He was born Terrence Higgins in London’s East End on March 21, 1938, and grew up there. During the war, his cobbler parents made black-market shoes from scavenged scraps for showgirls. By the time he was 5, Terry was hammering in dowels for their three-tier wedges.
“He had been playing with leather scraps and wooden lasts since infancy and had unbridled ideas about exotic and erotic materials, shape and decoration,” The Guardian said.
He married Ms. Conlin when she became pregnant. In the late 1950s, they went to Rome to see if he could break into acting, but that didn’t work out and he returned to London to immerse himself in his parents’ shoe business. Once there, he found the surname Higgins insufficiently glamorous, so Sandy reached for a phone book and picked out the name de Havilland for him.
Mr. de Havilland first came to public attention in 1964, when, during a photo shoot in London, someone spotted the shoes he had designed for his girlfriend, the model Perin Lewis. A feature in the fashion magazine Queen followed and made those shoes an instant must-have.
He was soon attracting celebrities. Both Ms. Midler and Bianca Jagger would showcase his distinctive snakeskin three-tiered wedges.
In 1970, his father was accidentally electrocuted by machinery in his shoe factory and died in his son’s arms, The Telegraph said. Control of the business passed to Terry.
It was successful for a time. He created Tim Curry’s shoes for his role as Dr. Frank-N-Furter in the extravagant cult movie “The Rocky Horror Picture Show” (1975). But shoe fashion was fickle, and in 1979 his shop was liquidated.
While many of his creations were hits, the market kept shifting, and his business was uneven for the next several years. Finding it difficult to compete in the global marketplace, he was forced into liquidation again, in 1999, and in 2001 he suffered a minor heart attack.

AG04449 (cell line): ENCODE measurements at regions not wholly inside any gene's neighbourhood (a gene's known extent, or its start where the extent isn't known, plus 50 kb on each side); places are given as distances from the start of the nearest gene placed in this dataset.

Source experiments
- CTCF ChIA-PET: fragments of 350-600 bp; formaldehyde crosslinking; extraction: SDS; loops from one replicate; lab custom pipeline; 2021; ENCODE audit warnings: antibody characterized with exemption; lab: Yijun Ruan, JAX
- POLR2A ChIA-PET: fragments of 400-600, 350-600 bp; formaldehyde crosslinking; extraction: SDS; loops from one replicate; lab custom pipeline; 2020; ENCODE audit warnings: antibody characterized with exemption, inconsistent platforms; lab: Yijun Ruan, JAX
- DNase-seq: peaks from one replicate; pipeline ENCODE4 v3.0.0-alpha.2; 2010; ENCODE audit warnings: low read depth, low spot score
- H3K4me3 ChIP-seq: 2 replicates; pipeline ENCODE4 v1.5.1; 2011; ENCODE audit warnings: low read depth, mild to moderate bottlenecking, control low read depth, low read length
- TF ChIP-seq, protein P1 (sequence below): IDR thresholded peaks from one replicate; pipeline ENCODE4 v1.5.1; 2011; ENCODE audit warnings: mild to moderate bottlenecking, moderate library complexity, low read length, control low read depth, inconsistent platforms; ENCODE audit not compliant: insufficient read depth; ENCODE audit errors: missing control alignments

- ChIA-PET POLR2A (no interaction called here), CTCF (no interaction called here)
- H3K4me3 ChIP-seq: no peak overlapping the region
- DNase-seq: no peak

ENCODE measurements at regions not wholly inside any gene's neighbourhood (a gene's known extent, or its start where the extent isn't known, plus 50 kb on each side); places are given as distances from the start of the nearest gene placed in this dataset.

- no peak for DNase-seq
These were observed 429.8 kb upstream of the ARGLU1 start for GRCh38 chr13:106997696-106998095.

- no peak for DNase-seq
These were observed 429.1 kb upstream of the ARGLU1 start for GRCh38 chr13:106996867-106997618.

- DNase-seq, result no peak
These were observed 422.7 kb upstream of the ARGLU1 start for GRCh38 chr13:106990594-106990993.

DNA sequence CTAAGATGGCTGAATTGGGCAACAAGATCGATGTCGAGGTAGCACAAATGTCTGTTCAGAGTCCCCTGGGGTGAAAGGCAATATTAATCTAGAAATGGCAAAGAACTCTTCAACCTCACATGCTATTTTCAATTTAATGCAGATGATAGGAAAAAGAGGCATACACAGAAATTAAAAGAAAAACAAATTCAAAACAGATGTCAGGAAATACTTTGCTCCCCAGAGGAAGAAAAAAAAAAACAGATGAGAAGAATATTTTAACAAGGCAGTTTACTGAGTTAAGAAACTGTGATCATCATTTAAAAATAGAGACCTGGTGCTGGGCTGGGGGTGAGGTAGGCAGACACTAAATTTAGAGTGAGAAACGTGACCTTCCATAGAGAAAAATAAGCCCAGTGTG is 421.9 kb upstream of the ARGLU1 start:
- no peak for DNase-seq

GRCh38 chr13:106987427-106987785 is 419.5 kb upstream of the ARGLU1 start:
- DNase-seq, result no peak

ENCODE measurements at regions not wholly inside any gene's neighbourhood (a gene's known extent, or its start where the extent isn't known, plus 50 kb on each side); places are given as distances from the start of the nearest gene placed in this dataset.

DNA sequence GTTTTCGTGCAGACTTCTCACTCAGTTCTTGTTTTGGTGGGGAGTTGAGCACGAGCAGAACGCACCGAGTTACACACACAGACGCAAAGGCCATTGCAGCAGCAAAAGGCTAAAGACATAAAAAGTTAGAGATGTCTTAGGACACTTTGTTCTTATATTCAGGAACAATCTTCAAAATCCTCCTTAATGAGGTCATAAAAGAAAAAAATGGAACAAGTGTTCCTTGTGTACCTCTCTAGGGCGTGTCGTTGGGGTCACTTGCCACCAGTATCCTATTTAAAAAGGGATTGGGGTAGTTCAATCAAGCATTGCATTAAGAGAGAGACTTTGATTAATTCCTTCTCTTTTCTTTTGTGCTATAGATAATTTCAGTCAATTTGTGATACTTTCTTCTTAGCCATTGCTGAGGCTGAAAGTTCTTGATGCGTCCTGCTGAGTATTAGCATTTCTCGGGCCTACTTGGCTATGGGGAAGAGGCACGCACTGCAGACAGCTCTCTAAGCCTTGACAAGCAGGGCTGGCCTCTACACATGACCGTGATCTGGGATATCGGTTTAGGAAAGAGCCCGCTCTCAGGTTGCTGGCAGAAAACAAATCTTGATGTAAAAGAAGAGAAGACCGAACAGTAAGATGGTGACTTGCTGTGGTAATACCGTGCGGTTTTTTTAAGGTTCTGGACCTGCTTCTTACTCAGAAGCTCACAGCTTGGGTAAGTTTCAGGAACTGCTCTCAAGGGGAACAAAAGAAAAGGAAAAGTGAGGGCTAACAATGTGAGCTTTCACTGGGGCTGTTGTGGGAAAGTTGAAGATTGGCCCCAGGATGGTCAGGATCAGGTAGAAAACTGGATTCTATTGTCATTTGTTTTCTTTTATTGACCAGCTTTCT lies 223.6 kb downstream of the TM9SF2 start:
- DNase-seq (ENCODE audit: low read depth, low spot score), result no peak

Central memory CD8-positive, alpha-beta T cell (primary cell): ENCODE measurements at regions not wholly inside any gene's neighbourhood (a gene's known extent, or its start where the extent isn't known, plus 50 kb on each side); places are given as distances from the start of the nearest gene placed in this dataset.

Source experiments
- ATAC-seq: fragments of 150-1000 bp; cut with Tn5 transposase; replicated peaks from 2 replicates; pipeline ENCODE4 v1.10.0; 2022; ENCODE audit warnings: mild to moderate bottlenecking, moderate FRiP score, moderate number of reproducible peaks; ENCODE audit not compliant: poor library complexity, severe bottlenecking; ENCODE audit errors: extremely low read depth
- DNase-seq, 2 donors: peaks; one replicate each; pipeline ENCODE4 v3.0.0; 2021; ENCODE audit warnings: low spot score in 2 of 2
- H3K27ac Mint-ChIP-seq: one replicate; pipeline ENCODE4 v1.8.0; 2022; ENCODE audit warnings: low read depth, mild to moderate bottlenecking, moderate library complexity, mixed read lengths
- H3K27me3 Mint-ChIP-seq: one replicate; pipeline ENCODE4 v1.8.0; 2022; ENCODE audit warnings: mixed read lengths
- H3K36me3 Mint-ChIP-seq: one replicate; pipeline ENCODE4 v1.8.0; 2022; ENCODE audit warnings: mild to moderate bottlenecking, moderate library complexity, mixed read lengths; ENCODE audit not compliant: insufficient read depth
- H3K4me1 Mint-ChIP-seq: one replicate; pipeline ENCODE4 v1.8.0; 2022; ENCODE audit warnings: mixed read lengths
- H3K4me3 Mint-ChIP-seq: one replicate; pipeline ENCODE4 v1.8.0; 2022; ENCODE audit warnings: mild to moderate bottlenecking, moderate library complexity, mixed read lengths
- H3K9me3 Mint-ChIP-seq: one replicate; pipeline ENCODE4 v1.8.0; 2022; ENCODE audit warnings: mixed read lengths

He married Liz Cotton in 2003. She survives him, as do his son Perry, from his first marriage; his son Jason, whose mother was Ms. Lewis; his son Caesar, whose mother was Angie Burdon; and five grandchildren.
In time, the ’70s styles that had made him popular made a comeback. He received a burst of welcome publicity after the BBC broadcast a documentary, “Trouble at the Top” (2004), about a spat he had with Prada’s Miu Miu label over its copying one of his metallic platform creations. (Prada called it a “homage,” and it appeared in an episode of “Sex and the City.”) Prada eventually paid him a settlement.
Mr. de Havilland went on to start new labels, and by 2013 his signature Margaux shoe, a five-inch wedge, was once again all the rage — 40 years after it was first introduced.
At least one pair of his ’70s snakeskin leather platforms, in iridescent metallic colors, went into the fashion collection at the Victoria and Albert Museum. In 2010 he received the Drapers Footwear Lifetime Achievement Award, bestowed by the British Footwear Association, for his half-century in the industry.